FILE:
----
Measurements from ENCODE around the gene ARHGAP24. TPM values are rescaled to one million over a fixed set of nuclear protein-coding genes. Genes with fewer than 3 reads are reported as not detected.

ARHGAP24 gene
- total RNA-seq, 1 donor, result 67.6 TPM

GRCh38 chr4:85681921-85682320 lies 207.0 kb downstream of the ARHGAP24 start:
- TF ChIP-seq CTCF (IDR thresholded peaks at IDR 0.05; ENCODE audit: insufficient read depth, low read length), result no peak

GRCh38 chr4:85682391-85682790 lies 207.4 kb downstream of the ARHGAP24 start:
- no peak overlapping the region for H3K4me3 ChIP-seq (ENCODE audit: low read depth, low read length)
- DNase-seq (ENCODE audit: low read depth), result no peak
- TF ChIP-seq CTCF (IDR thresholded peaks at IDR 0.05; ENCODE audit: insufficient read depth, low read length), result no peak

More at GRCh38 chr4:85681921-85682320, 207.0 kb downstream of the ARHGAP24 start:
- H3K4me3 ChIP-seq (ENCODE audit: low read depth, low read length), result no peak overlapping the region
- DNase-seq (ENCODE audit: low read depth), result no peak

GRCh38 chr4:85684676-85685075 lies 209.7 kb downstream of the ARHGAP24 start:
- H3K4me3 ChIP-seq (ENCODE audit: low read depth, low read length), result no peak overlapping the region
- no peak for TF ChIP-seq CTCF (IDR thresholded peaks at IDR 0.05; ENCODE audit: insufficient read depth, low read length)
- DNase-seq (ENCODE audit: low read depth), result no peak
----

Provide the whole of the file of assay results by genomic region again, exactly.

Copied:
Measurements from ENCODE around the gene ARHGAP24. TPM values are rescaled to one million over a fixed set of nuclear protein-coding genes. Genes with fewer than 3 reads are reported as not detected.

ARHGAP24 gene
- total RNA-seq, 1 donor, result 67.6 TPM

GRCh38 chr4:85681921-85682320 lies 207.0 kb downstream of the ARHGAP24 start:
- TF ChIP-seq CTCF (IDR thresholded peaks at IDR 0.05; ENCODE audit: insufficient read depth, low read length), result no peak

GRCh38 chr4:85682391-85682790 lies 207.4 kb downstream of the ARHGAP24 start:
- no peak overlapping the region for H3K4me3 ChIP-seq (ENCODE audit: low read depth, low read length)
- DNase-seq (ENCODE audit: low read depth), result no peak
- TF ChIP-seq CTCF (IDR thresholded peaks at IDR 0.05; ENCODE audit: insufficient read depth, low read length), result no peak

More at GRCh38 chr4:85681921-85682320, 207.0 kb downstream of the ARHGAP24 start:
- H3K4me3 ChIP-seq (ENCODE audit: low read depth, low read length), result no peak overlapping the region
- DNase-seq (ENCODE audit: low read depth), result no peak

GRCh38 chr4:85684676-85685075 lies 209.7 kb downstream of the ARHGAP24 start:
- H3K4me3 ChIP-seq (ENCODE audit: low read depth, low read length), result no peak overlapping the region
- no peak for TF ChIP-seq CTCF (IDR thresholded peaks at IDR 0.05; ENCODE audit: insufficient read depth, low read length)
- DNase-seq (ENCODE audit: low read depth), result no peak